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Web3 Funding Cratered In 2023

Editor’s note: For more Web3 coverage, visit Crunchbase’s Web3 Tracker, where we track startups, investors and funding news in the Web3, cryptocurrency and blockchain space, powered by Crunchbase’s live, comprehensive data.

It is not surprising to hear crypto, blockchain and Web3 protocols fell out of favor with investors last year — however, venture dollar numbers show exactly how unpopular the space became in 2023 among those who write checks.

Funding to Web3 startups — defined as those in the crypto and blockchain sectors — fell 74% year to year, with less than $7 billion going to startups in 1,564 deals, per Crunchbase data. In 2022 those numbers stood at $26.6 billion in 2,891 deals.

The 2023 numbers represent the least amount of cash rolling into the industry since 2020 — when it was still nascent and saw only $5.7 billion in investment dollars — and is a far cry from the big-money days of 2021, when nearly $33 billion was invested.

Fourth-quarter blues

Web3 funding numbers have fallen pretty steadily quarter to quarter and Q4 of last year was no different.

The fourth quarter witnessed only $1.1 billion raised by Web3 startups in 221 deals — a 21% drop in dollars from the previous quarter and a whopping 65% from the final quarter in 2022 when investors spent $3.1 billion on the sector.

While it is easy to pick apart several areas of an ecosystem where funding dropped when declines are this significant, it is hard to move past the dearth of large growth rounds the sector saw last year in general and Q4 in particular.

Last quarter saw only crypto exchange raise a nine-figure round, locking up a $110 million raise in Series E led by Kingsway Capital. However, even that round came with a caveat — the company raised the round at a valuation less than half of the $14 billion number it received in March 2022 when raised a Series D led by Lightspeed Venture Partners, per Bloomberg.

For all of 2023, Web3 startups saw only eight rounds of $100 million or more, the biggest being:

  • Switzerland-based Islamic Coin, a Shariah-compliant crypto asset, raised $200 million from ABO Digital.
  • Vancouver-based Blockstream, which provides blockchain technology solutions for financial markets, raised $125 million in a convertible note and secured loan financing.
  • Vancouver-based messaging protocol LayerZero Labs closed a $120 million Series B funding round from 33 investors, including a16z crypto and Sequoia Capital, valuing the company at $3 billion.

Comparatively, in 2022 Web3 startups saw 118 such rounds — including huge $450 million rounds for companies like Yuga Labs and Polygon (we won’t even mention the $400 million round for FTX and its U.S.-based exchange).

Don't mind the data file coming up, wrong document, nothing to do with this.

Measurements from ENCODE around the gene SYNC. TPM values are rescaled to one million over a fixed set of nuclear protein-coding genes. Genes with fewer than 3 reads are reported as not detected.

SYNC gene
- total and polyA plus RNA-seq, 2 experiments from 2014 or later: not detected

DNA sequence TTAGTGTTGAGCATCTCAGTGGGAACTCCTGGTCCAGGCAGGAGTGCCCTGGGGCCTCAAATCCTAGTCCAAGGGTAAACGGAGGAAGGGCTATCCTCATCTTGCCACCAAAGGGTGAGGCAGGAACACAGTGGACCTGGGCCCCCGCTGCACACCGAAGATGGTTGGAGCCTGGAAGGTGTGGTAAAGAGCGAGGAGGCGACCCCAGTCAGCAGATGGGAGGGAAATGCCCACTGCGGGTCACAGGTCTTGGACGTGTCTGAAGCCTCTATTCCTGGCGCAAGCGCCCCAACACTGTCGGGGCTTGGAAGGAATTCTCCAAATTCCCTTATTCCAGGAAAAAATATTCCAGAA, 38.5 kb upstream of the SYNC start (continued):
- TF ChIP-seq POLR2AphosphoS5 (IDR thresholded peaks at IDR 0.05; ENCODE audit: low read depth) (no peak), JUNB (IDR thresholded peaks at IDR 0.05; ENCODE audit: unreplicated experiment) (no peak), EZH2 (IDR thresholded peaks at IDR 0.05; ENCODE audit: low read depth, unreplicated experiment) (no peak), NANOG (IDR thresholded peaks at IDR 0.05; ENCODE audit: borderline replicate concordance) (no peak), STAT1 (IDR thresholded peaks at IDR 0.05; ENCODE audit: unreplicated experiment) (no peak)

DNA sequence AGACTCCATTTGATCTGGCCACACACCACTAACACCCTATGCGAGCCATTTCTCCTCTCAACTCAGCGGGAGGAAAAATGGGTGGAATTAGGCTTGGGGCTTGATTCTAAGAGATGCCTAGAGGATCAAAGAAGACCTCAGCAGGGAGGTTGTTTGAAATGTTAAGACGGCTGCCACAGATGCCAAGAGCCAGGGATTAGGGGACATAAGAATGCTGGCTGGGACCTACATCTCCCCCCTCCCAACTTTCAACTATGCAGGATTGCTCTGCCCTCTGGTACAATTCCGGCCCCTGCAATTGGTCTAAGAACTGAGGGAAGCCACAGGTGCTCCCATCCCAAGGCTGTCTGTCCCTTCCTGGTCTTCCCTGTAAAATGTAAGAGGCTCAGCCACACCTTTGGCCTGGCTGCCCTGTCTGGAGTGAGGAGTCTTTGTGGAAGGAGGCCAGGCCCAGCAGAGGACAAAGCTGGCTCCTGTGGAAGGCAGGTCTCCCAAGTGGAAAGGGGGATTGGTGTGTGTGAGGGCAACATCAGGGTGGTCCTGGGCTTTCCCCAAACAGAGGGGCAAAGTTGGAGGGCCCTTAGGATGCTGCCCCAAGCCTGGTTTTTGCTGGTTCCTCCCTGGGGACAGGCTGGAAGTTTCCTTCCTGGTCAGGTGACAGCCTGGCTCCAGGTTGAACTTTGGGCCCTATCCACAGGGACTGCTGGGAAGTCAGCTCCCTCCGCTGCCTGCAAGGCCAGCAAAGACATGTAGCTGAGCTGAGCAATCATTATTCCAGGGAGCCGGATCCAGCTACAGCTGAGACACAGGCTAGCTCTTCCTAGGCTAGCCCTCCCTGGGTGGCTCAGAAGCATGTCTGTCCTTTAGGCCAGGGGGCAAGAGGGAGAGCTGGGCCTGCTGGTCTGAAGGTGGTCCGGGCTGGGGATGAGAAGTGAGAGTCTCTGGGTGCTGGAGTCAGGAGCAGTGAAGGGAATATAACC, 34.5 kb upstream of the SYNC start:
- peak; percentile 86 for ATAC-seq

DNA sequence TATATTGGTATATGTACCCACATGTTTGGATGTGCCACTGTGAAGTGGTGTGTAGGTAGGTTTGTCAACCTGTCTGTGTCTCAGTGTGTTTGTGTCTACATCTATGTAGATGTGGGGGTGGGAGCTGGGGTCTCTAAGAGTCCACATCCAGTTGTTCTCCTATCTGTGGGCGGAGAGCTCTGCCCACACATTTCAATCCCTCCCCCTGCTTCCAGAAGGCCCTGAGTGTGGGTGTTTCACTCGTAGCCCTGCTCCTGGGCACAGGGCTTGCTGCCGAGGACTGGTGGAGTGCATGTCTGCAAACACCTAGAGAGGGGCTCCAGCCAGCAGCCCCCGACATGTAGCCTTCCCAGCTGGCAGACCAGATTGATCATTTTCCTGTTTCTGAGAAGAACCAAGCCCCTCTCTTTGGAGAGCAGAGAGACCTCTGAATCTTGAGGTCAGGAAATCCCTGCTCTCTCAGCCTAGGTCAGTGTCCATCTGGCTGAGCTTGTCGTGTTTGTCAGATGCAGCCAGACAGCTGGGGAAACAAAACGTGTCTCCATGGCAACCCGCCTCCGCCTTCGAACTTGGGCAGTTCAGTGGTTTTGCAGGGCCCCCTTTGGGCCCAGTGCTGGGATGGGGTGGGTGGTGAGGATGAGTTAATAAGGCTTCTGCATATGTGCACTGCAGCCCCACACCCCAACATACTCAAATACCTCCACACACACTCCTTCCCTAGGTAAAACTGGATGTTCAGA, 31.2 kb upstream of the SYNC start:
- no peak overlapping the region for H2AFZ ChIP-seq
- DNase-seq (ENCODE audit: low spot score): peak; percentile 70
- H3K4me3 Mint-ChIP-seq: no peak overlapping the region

What happened?

Of course, the easy thing is to say this is Sam Bankman-Fried’s fault.

While not entirely untrue, Web3’s decline seems to link to more than just one man — who was found guilty of seven criminal charges, including two counts of fraud and five counts of conspiracy, in November for stealing about $8 billion from customers using his FTX cryptocurrency exchange.

Funding is still down across the board, and while Web3 was the buzziest sector in the go-go days of 2021, it also seems to have taken the greatest brunt of the pullback.

While seemingly every investor was once interested in the next crypto exchange, security feature for digital assets, or blockchain layer, now most have retreated in more difficult times to industries they know better, such as SaaS and enterprise software.

The one area that has not seen investors flee is obviously AI, and that too has hurt Web3. Investors left their shiny new toy in Web3 and fled to AI in droves. Instead of investing billions of dollars in infrastructure for decentralized applications, they are putting that money into AI-enhanced everything, from sales to massage chairs.

But obviously the crypto problems played a huge role. FTX’s collapse along with problems faced by others such as crypto hedge fund Three Arrows Capital and brokerage Genesis played havoc with the digital asset market, as other ancillary parts of the sector, like NFTs, fell on hard times.

Hope for Web3?

For founders and VC firms still interested in the sector however, not all hope is lost.

First off, bitcoin continues to see a significant rebound — jumping more than 100% from last March’s lows and now is well above $42,000. April’s halving event for the digital currency — when the rate at which new bitcoins are released into circulation is cut in half — always causes increased interest in bitcoin and that likely will be the case in the first half of the year.

Also, the added focus by regulators on the industry may help. Just earlier this year the SEC approved spot bitcoin ETFs from 11 firms — including well-established BlackRock — in a long-awaited decision. The added scrutiny and regulation likely will add to its legitimacy in the eyes of many and increase adoption.

As for Web3 infrastructure players — startups looking to help build decentralized applications or help with ethereum scaling — times may remain tough as the ecosystem continues to be built out.

There is a chance AI could help with some of the automated processes needed in the buildout of a decentralized internet, which could attract investors. However, time will tell if even AI can help jump start investment in the sector.

Last year was brutal for what was once the reddest of red-hot spaces — 2024 may be better, but likely not by much.


For Web3 funding numbers we analyze investments made into VC-backed startups in both cryptocurrency and blockchain.

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Illustration: Dom Guzman

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